Japanese civic group visit, express remorse
The group, known as the Executive Committee for No More Japanese Invasion, visited the South Korean coastal city of Busan to pay tribute to a statue of a girl symbolizing the victims of Japan’s wartime sexual slavery in front of the Japanese Consulate on Monday after arriving in South Korea on a two-day trip.
According to a member of the committee, Yoshiaki Kawamoto, the leader of the group, and an expert on modern Japanese history, knelt down in front of the statue as a gesture of apology to the victims.
The committee’s visit came amid a growing diplomatic row between Seoul and Tokyo over wartime forced labor and economic retaliation.
The civic group, which has Christian pastors, teachers, students and human rights activists as members, believes the strained relations between the two neighboring countries arise from Japan’s inaccurate view of shared history with Korea and called for the resolution of the row at an early date.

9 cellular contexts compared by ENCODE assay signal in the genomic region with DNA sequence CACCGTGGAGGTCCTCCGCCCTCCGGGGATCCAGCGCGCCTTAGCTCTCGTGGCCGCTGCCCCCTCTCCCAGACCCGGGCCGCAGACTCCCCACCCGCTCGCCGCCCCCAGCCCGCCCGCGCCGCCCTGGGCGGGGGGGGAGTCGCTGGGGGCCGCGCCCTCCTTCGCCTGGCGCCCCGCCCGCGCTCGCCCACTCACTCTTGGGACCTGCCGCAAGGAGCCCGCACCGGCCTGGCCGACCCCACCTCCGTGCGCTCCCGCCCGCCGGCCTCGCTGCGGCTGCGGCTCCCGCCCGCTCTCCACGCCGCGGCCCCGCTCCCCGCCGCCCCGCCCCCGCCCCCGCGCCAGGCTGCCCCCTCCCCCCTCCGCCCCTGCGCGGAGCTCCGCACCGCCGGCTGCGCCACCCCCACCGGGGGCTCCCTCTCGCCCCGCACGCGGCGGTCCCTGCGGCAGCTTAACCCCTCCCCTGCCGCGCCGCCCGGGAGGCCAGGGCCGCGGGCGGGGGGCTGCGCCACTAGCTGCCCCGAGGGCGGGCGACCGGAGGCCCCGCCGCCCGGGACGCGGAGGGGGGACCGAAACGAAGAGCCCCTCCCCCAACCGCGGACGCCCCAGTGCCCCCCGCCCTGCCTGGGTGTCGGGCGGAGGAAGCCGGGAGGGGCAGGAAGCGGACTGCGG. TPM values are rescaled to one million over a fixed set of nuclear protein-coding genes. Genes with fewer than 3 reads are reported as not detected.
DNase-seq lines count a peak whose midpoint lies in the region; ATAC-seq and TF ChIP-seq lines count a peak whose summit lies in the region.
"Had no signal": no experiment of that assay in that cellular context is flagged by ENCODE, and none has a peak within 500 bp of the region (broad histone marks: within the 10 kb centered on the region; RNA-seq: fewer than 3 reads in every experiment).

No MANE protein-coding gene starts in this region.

The members also paid a visit to the Chilcheolyang Maritime War Park on Geoje Island off South Korea’s south coast, one of the fierce battlefields in the 16th century invasion of the Korean Peninsula by warlord Toyotomi Hideyoshi.
Established in 1992 in honor of late Pastor Choi Chang-hwa, who devoted himself to improving human rights in Japan, the civic group endorses Choi’s wishes for Japan’s road to peace in the Northeast Asia. During his time, Choi is said to have stressed that if Japan had reflected on its invasions of Korea following the Hideyoshi invasion, there would have been no chapters of aggression in modern Japanese history.
The group made headlines in 1992 by holding its first meeting at the site of Nagoya Castle in the Japanese southwestern prefecture of Saga, a starting point for Hideyoshi’s expeditions toward Korea in 1592 and 1597, to mark its establishment.
Since 2000, the group has visited many sites of the invasions in southern South Korea, including Busan, Yeosu and Namwon, to show repentance for the Japanese invasions and denounce Japan’s aggressions in the region afterwards.
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